For the past week, our series on heroin use in the Ozarks has revolved around treatment options. Most options are medicinal. But KOLR10’s Collin Lingo found some addicts are finding comfort not through medicine, but in their faith.
Among the graduates sitting in Evangel University’s Spence Chapel, one man, John Alarid, stands out.
His orange jumpsuit, a reminder of his criminal background -a reminder of his time selling and using heroin.
Believe it or not, John, the same man in that jumpsuit, is the pastor of Springfield’s City Reach Church, which meets at the Assembly of God Theological Seminary’s Seymour Chapel.
It’s a perfect place for Sunday services. But there is one ministry requires more, private, secluded whereabouts.
They call it a Hope Home. It’s a place where young men can live and reestablish the precious parts of their lives, lost to their battles with addiction.
“Well I was an addict. And I just have a heart for guys that struggle with addiction,” says Tom Moon, the live-in manager for City Reach Hope Home.
He says daily activities at Hope Home range from doing basic chores, to more challenging efforts like learning how to rebuild important relationships.
“That’s why people use,” he says, “They have that void in their life and that guilt. And that’s how they fill it instead of going to God and having people surround them, they isolate themselves. And that’s the last thing you want to do.”
Daily responsibility and constant community, all in the name of rebuilding the foundation to a clean and consistent life.
“That’s teaching them to be servants. Jesus was the son of God. He was God in the flesh. And he still served everybody,” says Moon.
It’s a method Pastor John swears by.
“We believe that until you deal with the soul, until you deal with the spirit, you haven’t got to the core of the issue,” says Pastor Alarid.
He himself lived in a hope home in Phoenix, Arizona almost 30 years ago.
“By seeing these hard core drug addicts and convicts that were able to get their lives clean, that kind of encouraged me that if there’s hope for them, maybe there’s hope for me,” he said.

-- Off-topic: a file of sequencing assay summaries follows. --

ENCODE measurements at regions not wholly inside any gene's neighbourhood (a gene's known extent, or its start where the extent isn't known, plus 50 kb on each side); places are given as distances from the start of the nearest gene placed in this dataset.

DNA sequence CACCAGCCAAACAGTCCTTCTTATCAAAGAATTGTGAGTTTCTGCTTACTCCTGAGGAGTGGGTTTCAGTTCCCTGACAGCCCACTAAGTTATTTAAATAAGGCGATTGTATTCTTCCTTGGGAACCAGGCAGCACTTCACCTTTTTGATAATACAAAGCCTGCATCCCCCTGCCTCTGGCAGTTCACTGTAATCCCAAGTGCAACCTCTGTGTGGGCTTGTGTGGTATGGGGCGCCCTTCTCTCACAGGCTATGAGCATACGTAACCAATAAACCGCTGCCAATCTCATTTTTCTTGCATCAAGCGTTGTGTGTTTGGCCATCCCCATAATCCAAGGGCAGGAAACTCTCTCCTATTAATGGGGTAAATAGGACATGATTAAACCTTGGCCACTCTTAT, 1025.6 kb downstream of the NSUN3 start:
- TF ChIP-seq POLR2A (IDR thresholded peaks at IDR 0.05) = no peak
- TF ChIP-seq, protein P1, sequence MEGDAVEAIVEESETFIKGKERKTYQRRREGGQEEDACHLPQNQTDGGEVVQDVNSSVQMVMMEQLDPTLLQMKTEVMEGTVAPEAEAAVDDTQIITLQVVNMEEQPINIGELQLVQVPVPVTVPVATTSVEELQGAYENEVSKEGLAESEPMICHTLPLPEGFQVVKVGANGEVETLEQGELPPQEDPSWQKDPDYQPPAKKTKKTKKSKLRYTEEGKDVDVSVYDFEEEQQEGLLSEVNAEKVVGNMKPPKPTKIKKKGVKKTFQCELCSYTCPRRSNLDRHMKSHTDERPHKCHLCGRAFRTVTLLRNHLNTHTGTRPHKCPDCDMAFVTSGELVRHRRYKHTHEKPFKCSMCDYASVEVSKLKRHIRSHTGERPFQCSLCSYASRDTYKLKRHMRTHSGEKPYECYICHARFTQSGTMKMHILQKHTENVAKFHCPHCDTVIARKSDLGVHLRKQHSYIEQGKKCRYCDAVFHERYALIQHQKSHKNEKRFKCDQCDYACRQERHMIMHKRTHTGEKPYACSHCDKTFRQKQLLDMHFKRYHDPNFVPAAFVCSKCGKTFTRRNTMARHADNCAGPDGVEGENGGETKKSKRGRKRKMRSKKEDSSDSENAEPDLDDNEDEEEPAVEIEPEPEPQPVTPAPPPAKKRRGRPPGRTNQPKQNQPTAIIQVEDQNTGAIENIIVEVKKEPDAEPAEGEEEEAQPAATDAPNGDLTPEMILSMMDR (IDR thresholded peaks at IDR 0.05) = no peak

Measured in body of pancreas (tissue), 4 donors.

There are options though for those who, for one reason or another couldn’t live in a place like Hope Home. And though the method and environment may be different, the message is the same: Faith heals all wounds.
Les Palmer has been working with the celebrate recovery ministry her in Springfield for more than a decade.
“What they did was take the 12 steps that most people are familiar with through AA and they went back and put scripture underneath all of the 12 steps,” he explains.
He says it’s a program reaching beyond medical recuperation.
“The treatment part is the really intense stuff of getting detoxed getting the stuff out of your system, but the next question becomes, how do you rebuild your life? That’s where we come in.”
But Palmer isn’t the only person leading these groups. There are many churches in Springfield, and even across the whole country, hosting celebrate recovery ministries.
“Many people that come here have had a touch of Christianity or have been exposed to churches in the past, they’ve never really learned how to access that in terms of their recovery.” he says.
Palmer says, it doesn’t matter where you go as long as God is there with you.
When asked if faith was enough to stop this epidemic, he said “There is absolutely nothing that is greater than the power and the healing of Christ.”
The power of Christ.
Enough for John Alarid, the man standing out in that crowd back at the Evangel graduation ceremony.
Alarid: once a heroin addict, now a seminary graduate.
And it wasn’t just treatment, but recovery that led him to replace his bright orange jumpsuit with a black cap and gown. A reminder not just of his rehabilitation…but his redemption.
You can see all of our stories about heroin addiction in the Ozarks here on our Courageous Conversations: The Quiet Epidemic page